Karen Maezen Miller offers her advice on taking a break from a difficult relationship, or sticking with it.
She’s no longer the grandmother you remember. Margaret Manteau–Rao on how to love and accept your loved one as she is now.
Getting hooked by your habitual reactions isn’t going to help anyone, says Susan Piver. She suggests five ways you can respond more skillfully.
You needn’t give harbor to thoughts of ill will, says Lewis Richmond, no matter how justified they seem to be.
Following the results of the US presidential election, Jack Kornfield shares how to practice the dharma in these uncertain times.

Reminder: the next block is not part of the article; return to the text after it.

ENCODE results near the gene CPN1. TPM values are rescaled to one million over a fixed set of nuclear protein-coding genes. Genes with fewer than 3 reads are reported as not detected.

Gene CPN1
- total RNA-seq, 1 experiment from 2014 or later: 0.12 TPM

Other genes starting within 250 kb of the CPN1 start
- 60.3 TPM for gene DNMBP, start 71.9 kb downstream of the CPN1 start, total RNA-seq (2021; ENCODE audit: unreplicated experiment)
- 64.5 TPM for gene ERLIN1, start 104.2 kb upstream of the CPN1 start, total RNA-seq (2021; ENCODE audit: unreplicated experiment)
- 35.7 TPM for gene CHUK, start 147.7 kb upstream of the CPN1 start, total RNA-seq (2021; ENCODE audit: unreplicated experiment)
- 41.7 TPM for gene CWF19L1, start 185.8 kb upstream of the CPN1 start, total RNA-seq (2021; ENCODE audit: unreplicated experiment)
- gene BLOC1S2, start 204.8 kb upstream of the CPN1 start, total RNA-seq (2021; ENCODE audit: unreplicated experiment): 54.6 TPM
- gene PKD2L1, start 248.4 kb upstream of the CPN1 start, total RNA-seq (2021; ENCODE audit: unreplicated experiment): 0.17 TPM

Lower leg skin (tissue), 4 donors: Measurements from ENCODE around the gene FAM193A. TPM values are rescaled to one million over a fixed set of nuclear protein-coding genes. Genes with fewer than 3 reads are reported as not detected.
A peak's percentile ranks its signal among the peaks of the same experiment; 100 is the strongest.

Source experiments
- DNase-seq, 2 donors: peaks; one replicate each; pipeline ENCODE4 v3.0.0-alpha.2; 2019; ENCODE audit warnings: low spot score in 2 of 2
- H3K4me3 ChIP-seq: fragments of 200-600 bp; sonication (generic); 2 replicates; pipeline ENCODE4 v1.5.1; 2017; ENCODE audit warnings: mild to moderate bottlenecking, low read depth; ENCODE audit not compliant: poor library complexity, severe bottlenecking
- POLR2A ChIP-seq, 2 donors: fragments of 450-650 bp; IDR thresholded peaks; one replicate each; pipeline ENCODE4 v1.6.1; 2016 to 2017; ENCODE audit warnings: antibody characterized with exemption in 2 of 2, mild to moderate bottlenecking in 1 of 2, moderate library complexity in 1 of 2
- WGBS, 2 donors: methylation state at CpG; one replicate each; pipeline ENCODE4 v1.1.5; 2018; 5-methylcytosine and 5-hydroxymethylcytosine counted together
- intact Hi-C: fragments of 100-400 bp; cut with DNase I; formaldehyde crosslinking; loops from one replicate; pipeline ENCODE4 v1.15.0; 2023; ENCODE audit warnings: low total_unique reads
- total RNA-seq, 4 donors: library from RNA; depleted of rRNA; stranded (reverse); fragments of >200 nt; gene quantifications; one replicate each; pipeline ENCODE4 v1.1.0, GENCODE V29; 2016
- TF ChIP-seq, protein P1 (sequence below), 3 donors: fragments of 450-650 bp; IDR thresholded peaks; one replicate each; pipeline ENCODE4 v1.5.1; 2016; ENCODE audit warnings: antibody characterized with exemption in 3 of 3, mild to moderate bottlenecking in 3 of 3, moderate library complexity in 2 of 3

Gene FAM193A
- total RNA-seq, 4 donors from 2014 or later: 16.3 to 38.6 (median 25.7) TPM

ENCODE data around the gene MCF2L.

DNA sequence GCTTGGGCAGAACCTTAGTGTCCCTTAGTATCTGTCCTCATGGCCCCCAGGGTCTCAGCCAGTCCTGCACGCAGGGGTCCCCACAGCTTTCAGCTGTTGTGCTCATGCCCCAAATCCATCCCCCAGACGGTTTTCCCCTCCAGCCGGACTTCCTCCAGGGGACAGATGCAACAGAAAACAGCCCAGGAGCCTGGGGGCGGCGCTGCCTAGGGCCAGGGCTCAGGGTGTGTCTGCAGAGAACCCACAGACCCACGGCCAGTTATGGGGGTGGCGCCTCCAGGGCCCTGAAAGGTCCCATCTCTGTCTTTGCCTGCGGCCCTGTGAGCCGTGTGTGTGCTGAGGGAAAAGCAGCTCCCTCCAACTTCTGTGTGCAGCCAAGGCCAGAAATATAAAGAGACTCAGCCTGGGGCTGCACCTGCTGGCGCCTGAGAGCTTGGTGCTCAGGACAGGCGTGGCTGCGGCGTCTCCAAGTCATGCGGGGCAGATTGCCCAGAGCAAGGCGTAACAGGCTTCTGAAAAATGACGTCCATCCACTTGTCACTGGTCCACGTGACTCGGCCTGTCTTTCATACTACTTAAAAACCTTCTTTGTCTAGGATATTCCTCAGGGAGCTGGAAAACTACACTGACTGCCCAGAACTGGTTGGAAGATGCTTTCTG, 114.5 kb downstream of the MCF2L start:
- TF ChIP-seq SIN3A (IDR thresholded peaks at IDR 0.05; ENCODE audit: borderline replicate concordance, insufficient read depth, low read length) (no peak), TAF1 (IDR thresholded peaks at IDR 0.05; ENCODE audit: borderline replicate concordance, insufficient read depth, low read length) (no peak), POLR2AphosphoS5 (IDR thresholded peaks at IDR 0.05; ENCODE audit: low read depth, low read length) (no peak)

What is the best response to difficult and uncertain times? Welcome. John Tarrant, Roshi offers 10 Zen pointers on the practice of welcoming.
Sylvia Boorstein answers a reader’s question about how to be happy when her children are not.
Brandon Dean Lamson recalls how he turned away from his decision to commit suicide, and went to go sit zazen instead.
Sometimes after a phone call, nothing is ever the same. But if you let it, says Douglas Penick, the bad news can come to feel a little like falling in love.
For composer Kenny Werner, music’s ability to lift people out of even the most crushing of circumstances is not at all an abstract concept.